He went on: “A number of searches took place at the address. When Tia was first reported missing (August 3), officers searched her bedroom as is normal practice in a missing persons inquiry. A further search of the house took place in the early hours of Sunday morning (August 5) by a specialist team. This was then followed by another search of the house by specialist dogs on Wednesday lunchtime (August 8).”
He added: “What we now need to establish is how long the body had been in the place where it was found. This will be subject of the ongoing investigation and it would be wrong to jump to any conclusions until all the facts have been established.”
It is assumed the dogs detected the presence of the body. Police took in a ladder which suggests the body was concealed in the loft.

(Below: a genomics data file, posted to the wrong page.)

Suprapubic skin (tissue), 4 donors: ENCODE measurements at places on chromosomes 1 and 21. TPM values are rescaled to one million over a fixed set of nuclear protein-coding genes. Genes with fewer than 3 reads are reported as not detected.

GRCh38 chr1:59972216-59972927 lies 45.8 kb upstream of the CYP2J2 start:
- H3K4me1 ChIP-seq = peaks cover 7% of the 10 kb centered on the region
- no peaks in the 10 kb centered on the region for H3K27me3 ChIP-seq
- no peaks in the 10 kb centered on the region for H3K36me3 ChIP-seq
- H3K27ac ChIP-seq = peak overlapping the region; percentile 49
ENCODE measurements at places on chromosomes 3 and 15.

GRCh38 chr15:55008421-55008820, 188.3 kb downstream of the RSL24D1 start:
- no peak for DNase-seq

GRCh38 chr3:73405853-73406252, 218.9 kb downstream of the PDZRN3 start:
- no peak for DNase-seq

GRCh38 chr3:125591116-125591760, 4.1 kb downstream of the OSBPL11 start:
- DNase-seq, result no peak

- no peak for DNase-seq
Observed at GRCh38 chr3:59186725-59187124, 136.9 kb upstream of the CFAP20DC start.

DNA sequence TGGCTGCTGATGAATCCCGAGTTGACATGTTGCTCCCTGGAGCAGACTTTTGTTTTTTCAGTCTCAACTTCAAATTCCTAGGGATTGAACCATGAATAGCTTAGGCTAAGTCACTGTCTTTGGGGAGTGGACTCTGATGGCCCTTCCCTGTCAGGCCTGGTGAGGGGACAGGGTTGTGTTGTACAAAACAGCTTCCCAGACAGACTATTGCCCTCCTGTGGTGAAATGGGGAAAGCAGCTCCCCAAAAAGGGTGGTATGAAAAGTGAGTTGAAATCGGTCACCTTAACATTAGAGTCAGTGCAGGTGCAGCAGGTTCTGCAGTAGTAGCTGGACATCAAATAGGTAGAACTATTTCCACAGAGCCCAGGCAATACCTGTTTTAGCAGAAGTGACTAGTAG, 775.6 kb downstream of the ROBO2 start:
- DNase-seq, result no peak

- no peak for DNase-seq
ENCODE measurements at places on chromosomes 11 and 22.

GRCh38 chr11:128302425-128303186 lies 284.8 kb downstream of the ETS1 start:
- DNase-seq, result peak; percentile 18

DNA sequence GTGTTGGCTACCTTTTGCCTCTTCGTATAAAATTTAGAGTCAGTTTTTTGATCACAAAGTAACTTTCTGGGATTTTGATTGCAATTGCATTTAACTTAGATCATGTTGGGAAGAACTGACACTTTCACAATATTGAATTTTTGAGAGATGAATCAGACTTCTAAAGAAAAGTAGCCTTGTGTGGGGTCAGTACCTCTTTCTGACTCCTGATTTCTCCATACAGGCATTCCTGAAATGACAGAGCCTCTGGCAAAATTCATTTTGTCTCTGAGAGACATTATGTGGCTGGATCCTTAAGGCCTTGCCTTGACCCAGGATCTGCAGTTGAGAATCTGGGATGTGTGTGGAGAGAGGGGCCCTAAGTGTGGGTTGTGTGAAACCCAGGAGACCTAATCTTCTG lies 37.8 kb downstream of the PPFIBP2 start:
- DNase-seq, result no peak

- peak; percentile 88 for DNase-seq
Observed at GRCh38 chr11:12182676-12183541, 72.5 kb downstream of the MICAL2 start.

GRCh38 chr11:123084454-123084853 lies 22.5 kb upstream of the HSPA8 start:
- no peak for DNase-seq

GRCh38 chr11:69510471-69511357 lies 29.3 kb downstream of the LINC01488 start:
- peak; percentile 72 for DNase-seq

Significantly Basu also said: “All parts of the premises were searched including the location where a body was discovered, five days later, on Friday, August 10.”
This moves the case into the territory of Agatha Christie’s 4:50 from Paddington where the body is rolled off a moving train, recovered and hidden elsewhere.
There are other odd aspects to the case. Hazell absconded last Friday and was spotted by a schoolgirl but he had earlier voluntarily met a criminologist, Mark Williams-Thomas — the latter tweeted that Hazell had thanked him for the interview.
Strangely, Hazell chose to give an interview to ITV in which he claimed people were pointing the finger at him — especially after he was questioned by the police not as a “suspect” but as a “witness”.